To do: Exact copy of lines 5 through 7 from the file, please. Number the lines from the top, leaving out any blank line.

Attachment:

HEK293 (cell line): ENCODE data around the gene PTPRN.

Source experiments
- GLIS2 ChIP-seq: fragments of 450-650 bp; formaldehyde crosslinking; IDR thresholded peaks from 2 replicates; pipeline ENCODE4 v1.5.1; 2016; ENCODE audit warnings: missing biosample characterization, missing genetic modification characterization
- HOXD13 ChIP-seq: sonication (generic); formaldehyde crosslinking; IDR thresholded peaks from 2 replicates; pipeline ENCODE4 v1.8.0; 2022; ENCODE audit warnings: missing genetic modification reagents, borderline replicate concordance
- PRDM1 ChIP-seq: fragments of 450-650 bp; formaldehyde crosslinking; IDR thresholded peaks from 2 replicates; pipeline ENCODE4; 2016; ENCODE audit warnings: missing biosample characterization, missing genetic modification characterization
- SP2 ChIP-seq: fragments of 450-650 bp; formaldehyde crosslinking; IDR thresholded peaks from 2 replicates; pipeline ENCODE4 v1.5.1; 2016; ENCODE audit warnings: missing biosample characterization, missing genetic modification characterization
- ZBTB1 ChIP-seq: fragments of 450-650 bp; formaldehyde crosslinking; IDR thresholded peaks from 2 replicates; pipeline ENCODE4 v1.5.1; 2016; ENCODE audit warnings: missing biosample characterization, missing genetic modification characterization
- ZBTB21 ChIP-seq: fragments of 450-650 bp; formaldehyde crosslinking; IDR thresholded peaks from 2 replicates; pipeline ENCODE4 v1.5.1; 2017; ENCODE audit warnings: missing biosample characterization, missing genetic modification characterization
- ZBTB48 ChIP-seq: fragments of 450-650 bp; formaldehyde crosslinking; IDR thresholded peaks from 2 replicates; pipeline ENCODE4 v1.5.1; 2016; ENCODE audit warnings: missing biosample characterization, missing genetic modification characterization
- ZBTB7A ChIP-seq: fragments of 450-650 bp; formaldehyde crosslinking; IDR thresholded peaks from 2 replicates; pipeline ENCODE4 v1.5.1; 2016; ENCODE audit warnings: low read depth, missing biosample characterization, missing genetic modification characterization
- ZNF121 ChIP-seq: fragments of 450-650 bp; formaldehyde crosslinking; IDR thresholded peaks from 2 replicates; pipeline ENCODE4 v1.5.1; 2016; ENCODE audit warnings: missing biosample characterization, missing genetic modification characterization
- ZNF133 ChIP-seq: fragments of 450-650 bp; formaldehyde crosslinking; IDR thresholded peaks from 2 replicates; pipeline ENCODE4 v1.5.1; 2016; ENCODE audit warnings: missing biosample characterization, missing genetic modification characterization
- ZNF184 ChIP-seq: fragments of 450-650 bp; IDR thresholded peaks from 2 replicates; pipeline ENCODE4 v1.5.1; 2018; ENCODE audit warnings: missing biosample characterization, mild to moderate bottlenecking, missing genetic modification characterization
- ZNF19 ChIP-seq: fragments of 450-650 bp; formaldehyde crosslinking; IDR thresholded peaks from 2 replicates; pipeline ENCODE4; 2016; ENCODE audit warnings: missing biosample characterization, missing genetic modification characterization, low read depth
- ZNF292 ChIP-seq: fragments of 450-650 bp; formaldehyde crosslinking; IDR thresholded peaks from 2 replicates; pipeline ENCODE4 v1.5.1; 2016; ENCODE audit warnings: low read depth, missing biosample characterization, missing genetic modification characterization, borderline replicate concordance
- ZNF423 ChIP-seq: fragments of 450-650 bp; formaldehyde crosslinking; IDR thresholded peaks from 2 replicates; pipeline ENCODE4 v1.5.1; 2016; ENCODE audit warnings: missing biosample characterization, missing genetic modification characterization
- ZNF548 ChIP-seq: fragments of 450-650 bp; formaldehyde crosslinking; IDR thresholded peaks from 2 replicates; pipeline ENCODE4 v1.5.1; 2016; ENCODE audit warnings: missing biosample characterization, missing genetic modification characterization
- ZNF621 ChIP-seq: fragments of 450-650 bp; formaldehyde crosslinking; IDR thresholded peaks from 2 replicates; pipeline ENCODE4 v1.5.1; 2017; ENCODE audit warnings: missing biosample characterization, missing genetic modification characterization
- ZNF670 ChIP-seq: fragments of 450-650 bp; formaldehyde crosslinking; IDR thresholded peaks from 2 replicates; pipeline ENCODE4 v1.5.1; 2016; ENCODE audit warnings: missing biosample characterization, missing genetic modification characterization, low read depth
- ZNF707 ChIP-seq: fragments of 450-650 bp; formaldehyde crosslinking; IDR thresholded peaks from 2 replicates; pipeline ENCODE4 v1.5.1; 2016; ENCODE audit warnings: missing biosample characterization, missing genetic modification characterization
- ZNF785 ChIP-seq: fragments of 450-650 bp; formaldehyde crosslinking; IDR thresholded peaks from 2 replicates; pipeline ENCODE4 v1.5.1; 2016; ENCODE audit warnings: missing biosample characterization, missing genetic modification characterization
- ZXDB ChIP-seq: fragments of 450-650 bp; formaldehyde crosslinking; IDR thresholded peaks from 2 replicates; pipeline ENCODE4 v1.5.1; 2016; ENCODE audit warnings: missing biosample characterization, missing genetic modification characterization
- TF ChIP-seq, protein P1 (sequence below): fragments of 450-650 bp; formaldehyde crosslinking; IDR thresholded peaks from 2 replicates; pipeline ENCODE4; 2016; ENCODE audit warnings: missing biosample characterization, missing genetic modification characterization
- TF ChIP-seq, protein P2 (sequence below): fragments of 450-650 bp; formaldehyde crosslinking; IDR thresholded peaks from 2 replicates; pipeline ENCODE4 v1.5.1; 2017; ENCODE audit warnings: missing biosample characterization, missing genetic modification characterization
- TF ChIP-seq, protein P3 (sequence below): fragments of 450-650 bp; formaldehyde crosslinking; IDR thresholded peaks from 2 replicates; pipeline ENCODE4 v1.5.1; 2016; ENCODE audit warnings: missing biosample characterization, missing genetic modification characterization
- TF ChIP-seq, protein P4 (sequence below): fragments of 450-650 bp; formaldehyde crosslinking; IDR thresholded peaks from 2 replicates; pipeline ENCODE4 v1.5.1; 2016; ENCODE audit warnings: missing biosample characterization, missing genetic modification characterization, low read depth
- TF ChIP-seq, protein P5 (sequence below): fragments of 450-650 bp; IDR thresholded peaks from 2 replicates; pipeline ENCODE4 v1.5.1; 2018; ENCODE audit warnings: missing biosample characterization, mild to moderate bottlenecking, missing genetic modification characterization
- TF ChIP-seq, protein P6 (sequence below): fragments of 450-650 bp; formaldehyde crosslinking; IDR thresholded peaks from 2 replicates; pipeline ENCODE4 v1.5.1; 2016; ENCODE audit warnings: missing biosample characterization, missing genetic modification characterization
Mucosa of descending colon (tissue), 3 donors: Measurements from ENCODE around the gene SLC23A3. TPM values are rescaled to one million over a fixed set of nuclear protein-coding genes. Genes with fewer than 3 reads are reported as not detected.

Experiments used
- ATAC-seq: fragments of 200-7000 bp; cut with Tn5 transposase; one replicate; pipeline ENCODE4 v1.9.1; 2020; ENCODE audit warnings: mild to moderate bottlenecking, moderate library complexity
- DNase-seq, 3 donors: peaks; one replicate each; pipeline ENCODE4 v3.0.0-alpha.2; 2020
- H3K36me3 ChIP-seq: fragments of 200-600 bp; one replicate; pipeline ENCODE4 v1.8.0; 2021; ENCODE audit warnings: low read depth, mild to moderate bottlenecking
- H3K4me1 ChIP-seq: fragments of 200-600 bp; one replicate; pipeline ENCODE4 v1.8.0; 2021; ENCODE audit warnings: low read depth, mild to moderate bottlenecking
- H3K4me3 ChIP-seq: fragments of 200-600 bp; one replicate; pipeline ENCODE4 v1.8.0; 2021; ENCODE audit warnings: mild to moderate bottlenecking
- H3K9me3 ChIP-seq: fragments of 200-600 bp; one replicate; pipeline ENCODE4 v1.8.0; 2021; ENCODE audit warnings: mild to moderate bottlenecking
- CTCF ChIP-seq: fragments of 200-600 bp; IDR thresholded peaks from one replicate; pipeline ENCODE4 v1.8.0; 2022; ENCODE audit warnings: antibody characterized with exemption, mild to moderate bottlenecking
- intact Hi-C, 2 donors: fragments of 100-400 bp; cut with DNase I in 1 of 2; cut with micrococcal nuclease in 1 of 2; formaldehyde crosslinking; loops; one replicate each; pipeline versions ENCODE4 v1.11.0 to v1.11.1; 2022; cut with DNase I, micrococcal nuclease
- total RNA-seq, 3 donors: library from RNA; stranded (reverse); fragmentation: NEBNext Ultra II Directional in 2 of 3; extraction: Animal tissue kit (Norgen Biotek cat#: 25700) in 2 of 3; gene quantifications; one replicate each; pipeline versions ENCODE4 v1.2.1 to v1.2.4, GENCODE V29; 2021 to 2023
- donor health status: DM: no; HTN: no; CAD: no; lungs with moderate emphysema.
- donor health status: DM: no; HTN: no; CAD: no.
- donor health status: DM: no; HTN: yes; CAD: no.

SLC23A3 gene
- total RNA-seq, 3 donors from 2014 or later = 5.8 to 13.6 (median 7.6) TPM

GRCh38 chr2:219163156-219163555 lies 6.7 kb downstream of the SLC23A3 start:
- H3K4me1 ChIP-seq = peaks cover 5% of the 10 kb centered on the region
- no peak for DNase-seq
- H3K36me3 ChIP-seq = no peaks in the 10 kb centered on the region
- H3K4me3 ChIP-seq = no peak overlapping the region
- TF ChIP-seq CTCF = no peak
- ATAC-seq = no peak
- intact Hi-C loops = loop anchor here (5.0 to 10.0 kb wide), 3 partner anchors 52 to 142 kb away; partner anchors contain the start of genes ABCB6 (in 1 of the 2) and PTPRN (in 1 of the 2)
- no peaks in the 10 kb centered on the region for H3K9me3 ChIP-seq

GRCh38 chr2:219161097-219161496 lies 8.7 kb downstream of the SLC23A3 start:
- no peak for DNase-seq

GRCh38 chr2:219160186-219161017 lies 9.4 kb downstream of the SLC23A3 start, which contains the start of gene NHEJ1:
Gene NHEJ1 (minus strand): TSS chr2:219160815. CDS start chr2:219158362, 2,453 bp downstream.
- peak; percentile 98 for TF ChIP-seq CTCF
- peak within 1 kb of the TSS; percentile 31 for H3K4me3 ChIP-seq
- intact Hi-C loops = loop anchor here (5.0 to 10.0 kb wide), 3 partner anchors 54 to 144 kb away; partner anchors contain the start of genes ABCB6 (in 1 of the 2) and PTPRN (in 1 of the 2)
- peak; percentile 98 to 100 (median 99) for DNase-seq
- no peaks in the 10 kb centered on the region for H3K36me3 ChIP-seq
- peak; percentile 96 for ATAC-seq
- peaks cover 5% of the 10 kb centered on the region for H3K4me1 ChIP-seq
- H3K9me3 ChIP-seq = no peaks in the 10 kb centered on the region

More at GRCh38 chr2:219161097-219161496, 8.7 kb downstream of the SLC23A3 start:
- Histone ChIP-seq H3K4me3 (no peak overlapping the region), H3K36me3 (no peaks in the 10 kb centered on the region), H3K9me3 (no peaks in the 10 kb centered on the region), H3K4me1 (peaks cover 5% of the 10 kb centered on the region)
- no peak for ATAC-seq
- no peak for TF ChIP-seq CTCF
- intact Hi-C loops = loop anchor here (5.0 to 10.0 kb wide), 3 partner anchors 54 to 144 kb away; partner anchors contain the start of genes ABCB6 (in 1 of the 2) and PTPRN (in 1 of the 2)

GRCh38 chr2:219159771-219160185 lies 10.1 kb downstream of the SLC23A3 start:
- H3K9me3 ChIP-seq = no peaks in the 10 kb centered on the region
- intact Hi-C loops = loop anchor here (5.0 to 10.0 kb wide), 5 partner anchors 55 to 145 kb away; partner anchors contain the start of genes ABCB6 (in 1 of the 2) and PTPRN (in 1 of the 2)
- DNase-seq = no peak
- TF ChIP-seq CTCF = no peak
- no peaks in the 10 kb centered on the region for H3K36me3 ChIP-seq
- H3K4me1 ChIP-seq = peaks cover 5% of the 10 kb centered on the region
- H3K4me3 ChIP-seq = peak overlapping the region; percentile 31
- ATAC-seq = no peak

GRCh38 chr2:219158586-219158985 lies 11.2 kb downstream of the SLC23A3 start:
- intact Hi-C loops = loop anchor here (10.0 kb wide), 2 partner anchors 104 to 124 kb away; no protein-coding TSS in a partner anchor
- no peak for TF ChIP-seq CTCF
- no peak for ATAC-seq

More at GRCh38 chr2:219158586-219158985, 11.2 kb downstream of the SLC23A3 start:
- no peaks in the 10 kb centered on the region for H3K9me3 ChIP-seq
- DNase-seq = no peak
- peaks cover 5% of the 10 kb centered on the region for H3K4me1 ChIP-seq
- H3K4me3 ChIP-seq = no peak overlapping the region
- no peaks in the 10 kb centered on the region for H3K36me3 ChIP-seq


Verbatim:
- PRDM1 ChIP-seq: fragments of 450-650 bp; formaldehyde crosslinking; IDR thresholded peaks from 2 replicates; pipeline ENCODE4; 2016; ENCODE audit warnings: missing biosample characterization, missing genetic modification characterization
- SP2 ChIP-seq: fragments of 450-650 bp; formaldehyde crosslinking; IDR thresholded peaks from 2 replicates; pipeline ENCODE4 v1.5.1; 2016; ENCODE audit warnings: missing biosample characterization, missing genetic modification characterization
- ZBTB1 ChIP-seq: fragments of 450-650 bp; formaldehyde crosslinking; IDR thresholded peaks from 2 replicates; pipeline ENCODE4 v1.5.1; 2016; ENCODE audit warnings: missing biosample characterization, missing genetic modification characterization